Making good use of those plastic grocery bags

By Christine Bryant
Staff Writer

Photo courtesy of Donna Lister
(From left) Volunteers Madison Kelley, Donna Lister and Amanda Blalock cut plastic bags into strips that are used to make mats for the homeless.

After a trip to the grocery store, what to do with those pesky space-consuming plastic bags is a conundrum.

Throw them away, and you aren’t doing the environment any favors. Keep them, and you’re risking your own sanity.

A group of Reynoldsburg volunteers has the answer – donate them.

The local chapter of the Church of Jesus Christ of Latter-day Saints Relief Society is collecting plastic grocery bags to make sleeping mats for the homeless. Each month, a group of women and girls gather at 2135 Baldwin Road in Reynoldsburg to assemble and crochet the mats.

“Plastic bags are ideal for this project because they are water-proof, surprisingly soft and supportive, and roll into a relatively easy-to-carry mat,” volunteer Donna Lister said.

It takes between 500 and 700 bags to make one mat and are assembled by making “plarn,” or plastic bag yarn. Volunteers are needed as well, with the group’s goal of completing 20 mats this summer.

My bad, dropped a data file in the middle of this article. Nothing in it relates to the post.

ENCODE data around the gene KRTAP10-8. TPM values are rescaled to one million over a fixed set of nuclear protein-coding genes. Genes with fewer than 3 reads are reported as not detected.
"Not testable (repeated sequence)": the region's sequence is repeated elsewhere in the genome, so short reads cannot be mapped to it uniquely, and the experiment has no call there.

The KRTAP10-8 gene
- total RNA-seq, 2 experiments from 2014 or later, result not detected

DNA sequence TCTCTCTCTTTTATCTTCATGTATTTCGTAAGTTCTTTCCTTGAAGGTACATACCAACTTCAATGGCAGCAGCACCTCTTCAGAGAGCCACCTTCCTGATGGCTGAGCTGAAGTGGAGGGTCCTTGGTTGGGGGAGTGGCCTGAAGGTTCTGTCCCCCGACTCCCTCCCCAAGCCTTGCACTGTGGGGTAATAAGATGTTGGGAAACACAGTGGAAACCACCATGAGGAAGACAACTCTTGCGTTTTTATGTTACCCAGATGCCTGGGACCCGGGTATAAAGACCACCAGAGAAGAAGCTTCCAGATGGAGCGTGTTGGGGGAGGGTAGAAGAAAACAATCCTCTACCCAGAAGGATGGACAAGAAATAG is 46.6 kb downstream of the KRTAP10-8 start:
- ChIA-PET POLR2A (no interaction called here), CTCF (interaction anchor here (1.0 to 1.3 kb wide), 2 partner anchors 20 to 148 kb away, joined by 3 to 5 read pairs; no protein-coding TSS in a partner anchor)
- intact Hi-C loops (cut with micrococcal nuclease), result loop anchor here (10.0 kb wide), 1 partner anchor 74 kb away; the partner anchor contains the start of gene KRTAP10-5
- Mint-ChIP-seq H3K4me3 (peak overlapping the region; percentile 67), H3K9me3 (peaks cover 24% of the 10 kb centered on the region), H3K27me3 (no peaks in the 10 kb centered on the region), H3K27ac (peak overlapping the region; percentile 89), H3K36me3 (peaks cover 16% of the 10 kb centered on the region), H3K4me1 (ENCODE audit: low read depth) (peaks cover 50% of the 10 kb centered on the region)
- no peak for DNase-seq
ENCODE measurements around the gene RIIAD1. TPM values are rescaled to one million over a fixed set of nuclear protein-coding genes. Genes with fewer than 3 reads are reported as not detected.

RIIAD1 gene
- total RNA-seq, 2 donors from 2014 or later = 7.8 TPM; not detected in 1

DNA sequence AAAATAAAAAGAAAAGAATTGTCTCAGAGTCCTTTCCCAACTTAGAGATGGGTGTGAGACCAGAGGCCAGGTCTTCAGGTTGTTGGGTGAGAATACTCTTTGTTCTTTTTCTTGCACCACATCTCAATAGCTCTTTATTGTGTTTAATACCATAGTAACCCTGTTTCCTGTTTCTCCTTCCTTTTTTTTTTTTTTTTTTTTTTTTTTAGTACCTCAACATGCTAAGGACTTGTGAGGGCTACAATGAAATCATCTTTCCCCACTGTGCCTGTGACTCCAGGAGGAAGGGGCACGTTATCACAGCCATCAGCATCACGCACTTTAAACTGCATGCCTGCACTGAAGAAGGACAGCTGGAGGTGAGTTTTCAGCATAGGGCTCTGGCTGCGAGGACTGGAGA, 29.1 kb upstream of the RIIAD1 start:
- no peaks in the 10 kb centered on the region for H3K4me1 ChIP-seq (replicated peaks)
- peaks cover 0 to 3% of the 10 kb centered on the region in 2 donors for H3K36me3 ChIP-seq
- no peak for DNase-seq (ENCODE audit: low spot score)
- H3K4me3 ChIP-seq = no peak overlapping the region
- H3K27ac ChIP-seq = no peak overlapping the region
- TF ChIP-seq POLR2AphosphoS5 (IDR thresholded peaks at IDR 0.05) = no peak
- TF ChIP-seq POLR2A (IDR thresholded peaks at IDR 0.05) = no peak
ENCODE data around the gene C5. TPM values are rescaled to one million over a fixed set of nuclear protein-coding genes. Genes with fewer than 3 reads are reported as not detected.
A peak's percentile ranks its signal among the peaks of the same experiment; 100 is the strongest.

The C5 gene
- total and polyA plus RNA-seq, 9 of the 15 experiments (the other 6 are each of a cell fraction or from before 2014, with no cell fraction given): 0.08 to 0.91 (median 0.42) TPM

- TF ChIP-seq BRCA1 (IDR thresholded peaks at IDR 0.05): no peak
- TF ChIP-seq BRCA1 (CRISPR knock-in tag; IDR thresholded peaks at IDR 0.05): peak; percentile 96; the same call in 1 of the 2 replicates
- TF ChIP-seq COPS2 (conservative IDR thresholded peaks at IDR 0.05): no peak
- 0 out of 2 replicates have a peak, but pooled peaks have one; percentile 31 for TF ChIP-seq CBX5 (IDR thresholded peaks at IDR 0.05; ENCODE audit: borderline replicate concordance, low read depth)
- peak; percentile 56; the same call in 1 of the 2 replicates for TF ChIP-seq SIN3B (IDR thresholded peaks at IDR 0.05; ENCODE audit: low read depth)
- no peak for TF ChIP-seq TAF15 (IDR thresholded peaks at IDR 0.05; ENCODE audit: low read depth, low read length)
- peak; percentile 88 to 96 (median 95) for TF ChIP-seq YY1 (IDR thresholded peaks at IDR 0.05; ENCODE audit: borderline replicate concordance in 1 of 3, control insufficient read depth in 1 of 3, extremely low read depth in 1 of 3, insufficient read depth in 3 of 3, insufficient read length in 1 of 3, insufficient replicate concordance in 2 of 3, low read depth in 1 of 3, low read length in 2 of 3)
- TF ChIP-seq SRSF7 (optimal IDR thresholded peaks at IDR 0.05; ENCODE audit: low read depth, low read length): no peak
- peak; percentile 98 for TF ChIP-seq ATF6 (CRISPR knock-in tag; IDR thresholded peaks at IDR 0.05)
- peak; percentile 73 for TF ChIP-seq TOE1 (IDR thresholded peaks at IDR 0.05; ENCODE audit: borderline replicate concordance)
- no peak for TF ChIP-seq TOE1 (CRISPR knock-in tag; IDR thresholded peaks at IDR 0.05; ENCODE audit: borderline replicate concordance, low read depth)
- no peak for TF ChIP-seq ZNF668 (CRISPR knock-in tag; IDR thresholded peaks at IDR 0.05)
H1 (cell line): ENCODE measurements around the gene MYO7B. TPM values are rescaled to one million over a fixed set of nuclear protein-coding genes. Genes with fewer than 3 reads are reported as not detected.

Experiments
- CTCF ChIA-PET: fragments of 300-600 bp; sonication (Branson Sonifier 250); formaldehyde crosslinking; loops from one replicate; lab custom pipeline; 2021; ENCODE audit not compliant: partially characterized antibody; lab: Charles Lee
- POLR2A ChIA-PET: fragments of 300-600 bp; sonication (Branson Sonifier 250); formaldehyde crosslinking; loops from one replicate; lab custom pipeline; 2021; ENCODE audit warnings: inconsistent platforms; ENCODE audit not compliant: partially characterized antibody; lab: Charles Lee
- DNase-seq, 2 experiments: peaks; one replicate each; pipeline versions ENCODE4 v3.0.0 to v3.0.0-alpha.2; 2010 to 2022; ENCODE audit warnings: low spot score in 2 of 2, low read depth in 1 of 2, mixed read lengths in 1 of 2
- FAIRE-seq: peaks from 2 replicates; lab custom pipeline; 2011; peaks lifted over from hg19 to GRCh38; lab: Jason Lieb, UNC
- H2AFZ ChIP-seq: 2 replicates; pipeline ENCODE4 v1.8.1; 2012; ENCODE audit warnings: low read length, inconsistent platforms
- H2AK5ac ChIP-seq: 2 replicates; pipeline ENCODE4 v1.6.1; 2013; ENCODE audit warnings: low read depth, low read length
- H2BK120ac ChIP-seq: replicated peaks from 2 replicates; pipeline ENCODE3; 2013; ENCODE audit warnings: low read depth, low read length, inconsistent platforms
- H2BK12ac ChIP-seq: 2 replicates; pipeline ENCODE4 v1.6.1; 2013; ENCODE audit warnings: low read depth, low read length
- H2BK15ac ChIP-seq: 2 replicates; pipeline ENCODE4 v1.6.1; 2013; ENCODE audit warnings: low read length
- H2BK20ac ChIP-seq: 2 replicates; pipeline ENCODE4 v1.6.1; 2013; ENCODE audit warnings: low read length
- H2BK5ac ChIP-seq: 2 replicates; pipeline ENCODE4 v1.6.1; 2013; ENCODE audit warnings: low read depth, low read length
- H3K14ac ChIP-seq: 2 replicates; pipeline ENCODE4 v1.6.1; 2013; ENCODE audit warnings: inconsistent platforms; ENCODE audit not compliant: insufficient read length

“No special skills are required,” Lister said. “We need people who can cut the bags into strips, and those who wish to crochet can be assured it’s a very basic stitch and can be learned in a matter of minutes.”

Pat Lewis, who leads the committee responsible for the project, says the group of volunteers has the goal of completing the project by the time the weather turns cold.

“The winter months are when the homeless shelters typically have an overflow need, and so with this lead time, we felt like we could finish a dozen and perhaps more for them to have available,” she said.

Plastic bags are the perfect material for several reasons, Lewis said. Not only are they easily available at no cost, if they get dirty, they can be hosed down and dried in the sun.

“They are pliable and easy to make into plastic yarn, and they are incredibly strong and sturdy once they are crocheted,” she said. “They won’t tear or fray.”

In addition to donating mats to the homeless, the group will donate some to a local Boy Scouts troop as well, she said.

Anyone wishing to donate clean bags can drop them off on Sundays between 11 a.m. and 2 p.m. or Tuesdays between 7 p.m. and 8:30 p.m. at 2135 Baldwin Road. The group also welcomes anyone who would like to volunteer their time during the next two work sessions at 7 p.m. July 13 and Aug. 10.


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